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Unions welcome Telstra decision to negotiate -

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Unions welcome Telstra decision to negotiate

Reporter: David Mark

PETER CAVE: Australia's peak union body has welcomed Telstra's decision to restart collective
bargaining negotiations with its workers.

It's a major shift for Australia's biggest telco, which abandoned negotiations with unions last
year and had been intent on moving workers onto individual contracts.

Telstra's new CEO, David Thodey, has written to staff saying the company intends to work on a new
Enterprise Agreement from July.

The ACTU says that Telstra has abandoned what he calls a "confrontational strategy" adopted by the
company's former boss, Sol Trujillo.

David Mark reports.

DAVID MARK: The secretary of the ACTU, Jeff Lawrence, thinks there's been a paradigm shift in the
industrial relations policies of one of Australia's biggest companies, Telstra.

JEFF LAWRENCE: I think it's an important signal. You've got a company like Telstra who of course
are a major company, they have got a very high public profile, but they've also been a company
that's been at the leadership of the implementation of WorkChoices and the push of Australian
Workplace Agreements (AWA) and they have now recognised that the world has changed.

DAVID MARK: Collective Agreements are back.

Telstra's new CEO David Thodey wrote to staff yesterday to tell them the era of Australian
Workplace Agreements - the individual contracts introduced by the previous government - were over.

(Extract from letter from David Thodey to staff)

DAVID THODEY (voiceover): We are pleased to announce that we are committing to entering good faith
bargaining with eligible employees who are on an Enterprise Agreement and expired Australian
Workplace Agreements.

We will work to negotiate a new Enterprise Agreement which is fair and rewards excellent
performance.

(End of extract)

DAVID MARK: AWAs were championed by Telstra - around 12,000 of its 31,000 staff were on the
individual agreements.

Jeff Lawrence:

JEFF LAWRENCE: Telstra has established through its use of AWAs quite a divisive structure of
employment practices across the company. Different arrangements apply in different areas and so the
test is really going to be whether there can be some workable transition to a new, fairer, more
open system.

DAVID MARK: Jeff Lawrence says negotiations between unions and Telstra's leadership have been
nonexistent since they broke down last August:

JEFF LAWRENCE: The strategy that was adopted under Sol Trujillo and Don McGauchie of confrontation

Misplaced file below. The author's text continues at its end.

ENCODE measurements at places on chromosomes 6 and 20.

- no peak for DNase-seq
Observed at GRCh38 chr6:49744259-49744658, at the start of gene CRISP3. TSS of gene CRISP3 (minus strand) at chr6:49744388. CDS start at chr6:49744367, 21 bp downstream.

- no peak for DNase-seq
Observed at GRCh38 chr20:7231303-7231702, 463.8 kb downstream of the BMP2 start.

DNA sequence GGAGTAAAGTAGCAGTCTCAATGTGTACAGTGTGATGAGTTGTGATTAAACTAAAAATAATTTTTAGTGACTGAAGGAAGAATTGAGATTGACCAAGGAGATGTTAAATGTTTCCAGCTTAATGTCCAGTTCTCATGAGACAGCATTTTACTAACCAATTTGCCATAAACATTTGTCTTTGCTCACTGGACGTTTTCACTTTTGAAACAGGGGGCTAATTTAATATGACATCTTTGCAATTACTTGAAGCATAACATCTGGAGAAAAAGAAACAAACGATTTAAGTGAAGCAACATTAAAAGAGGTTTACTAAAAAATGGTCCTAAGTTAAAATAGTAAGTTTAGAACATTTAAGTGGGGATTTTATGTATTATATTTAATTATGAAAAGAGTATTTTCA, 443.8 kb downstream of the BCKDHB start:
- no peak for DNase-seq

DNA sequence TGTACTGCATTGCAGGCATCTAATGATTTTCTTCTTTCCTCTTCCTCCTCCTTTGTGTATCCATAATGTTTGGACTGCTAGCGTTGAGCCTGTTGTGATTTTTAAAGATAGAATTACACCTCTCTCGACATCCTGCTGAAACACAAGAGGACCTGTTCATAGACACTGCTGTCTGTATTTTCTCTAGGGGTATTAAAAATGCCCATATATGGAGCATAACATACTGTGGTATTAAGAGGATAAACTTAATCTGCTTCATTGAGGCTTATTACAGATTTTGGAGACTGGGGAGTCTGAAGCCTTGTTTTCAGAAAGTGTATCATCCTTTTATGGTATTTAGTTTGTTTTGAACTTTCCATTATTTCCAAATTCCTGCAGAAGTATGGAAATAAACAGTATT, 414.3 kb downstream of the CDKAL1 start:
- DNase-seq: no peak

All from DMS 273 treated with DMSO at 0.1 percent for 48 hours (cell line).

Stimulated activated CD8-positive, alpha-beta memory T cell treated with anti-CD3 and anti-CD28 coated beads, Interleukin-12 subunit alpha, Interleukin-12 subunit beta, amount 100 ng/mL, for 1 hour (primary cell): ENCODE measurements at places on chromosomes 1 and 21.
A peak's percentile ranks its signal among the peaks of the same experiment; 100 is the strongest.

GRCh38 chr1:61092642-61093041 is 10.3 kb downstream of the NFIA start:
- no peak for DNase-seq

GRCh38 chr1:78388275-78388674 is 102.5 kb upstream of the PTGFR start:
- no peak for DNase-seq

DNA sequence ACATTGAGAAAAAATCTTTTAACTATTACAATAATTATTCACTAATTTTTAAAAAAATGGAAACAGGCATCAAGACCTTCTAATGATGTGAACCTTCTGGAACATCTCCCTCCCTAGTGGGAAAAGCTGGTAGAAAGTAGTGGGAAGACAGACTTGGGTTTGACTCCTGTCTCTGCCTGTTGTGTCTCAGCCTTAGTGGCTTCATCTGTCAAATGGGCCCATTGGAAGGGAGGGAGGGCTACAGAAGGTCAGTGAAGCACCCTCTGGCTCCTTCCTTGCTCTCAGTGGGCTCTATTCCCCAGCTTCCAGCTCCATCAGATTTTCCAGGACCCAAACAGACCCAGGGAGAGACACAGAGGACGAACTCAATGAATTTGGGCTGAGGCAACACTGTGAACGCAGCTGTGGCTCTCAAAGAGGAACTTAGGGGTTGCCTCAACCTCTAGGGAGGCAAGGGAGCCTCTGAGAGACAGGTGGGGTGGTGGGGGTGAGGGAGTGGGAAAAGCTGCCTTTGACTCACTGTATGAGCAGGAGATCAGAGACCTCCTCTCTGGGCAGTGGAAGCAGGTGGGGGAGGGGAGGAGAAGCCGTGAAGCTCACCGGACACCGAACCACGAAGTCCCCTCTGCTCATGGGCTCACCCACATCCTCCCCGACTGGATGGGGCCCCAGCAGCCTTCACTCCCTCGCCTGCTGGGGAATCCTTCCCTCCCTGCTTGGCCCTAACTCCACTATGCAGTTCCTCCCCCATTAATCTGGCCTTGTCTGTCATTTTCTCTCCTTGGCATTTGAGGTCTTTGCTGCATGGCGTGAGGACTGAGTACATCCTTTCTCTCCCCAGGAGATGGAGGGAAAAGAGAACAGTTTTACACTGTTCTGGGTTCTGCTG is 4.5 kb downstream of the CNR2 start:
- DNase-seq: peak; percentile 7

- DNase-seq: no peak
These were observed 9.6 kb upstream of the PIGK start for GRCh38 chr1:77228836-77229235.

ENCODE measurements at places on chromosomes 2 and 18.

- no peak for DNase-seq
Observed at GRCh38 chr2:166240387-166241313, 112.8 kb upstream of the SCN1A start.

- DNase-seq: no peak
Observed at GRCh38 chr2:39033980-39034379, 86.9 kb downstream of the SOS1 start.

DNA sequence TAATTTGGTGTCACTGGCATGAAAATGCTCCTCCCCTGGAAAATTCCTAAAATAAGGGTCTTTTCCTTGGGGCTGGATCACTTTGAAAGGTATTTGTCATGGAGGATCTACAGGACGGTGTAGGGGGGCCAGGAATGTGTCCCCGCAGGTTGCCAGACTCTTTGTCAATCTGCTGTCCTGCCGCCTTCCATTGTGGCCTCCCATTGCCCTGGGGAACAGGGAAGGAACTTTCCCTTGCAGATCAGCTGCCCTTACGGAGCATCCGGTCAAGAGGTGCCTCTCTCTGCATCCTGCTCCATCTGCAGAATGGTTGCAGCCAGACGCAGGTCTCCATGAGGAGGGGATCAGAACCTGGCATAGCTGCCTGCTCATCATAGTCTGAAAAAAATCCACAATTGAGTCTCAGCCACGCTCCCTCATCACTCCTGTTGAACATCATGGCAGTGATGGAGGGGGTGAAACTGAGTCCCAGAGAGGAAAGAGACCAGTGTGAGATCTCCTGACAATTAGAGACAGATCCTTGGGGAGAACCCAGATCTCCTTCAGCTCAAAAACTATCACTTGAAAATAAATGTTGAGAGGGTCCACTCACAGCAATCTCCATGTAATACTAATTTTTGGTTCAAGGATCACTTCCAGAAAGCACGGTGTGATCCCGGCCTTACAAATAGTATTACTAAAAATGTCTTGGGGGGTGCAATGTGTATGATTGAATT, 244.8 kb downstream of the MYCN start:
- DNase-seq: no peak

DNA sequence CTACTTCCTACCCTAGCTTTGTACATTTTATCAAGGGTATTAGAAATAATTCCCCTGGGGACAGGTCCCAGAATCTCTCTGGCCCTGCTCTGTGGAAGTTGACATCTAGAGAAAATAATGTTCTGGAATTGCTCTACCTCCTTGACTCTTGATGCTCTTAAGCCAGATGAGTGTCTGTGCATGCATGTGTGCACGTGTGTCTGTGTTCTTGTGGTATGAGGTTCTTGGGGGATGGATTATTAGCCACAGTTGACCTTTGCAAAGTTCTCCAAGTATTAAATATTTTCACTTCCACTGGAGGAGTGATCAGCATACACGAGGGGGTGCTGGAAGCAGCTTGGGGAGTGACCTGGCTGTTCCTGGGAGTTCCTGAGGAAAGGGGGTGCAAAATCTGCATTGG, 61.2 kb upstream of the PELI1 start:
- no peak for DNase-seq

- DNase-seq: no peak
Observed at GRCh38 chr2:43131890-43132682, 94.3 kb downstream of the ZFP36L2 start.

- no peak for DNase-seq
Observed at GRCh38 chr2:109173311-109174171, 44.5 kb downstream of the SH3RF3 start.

with unions hasn't worked. Certainly Telstra's industrial relations practices have been out of sync
really with the real world for a long time.

During the course of last year and the year before, they continued to roll AWAs. It's also a
recognition I think that the Fair Work Act means that something has changed in the Australian
workplace.

DAVID MARK: In his memo, Telstra's David Thodey also acknowledges the new industrial relations
landscape.

The laws come into place on the first of July and David Thodey says the company will consider them
before beginning negotiations with its staff.

(Extract from letter from David Thodey to staff)

DAVID THODEY (voiceover): We will bargain in good faith and treat our employees and their
bargaining representatives with respect. Our aim is to reach an agreement that is equitable for
both Telstra and our employees.

We will also consult with Telstra unions ahead of the formal bargaining process.

(End of extract)

DAVID MARK: The new laws do allow workers on AWAs to continue with an individual contract, but Jeff
Lawrence wants to see all of Telstra's workers back on a Collective Agreement.

JEFF LAWRENCE: That is our preference. We believe that collective bargaining is in the interests of
employees. It is in the interests of productivity. It is in the interests of equity.

DAVID MARK: And if a worker wants to stay on their individual agreement?

JEFF LAWRENCE: Well, we would have to see where we get to there. I think really, the important
question is genuine choice and of course what happened under the previous system is that there
wasn't genuine choice.

DAVID MARK: Jeff Lawrence says the Telstra memo will act as a precedent to other companies that
have moved workers onto AWAs.

Telstra and its workers will begin negotiating a new Collective Agreement in July.

PETER CAVE: David Mark reporting.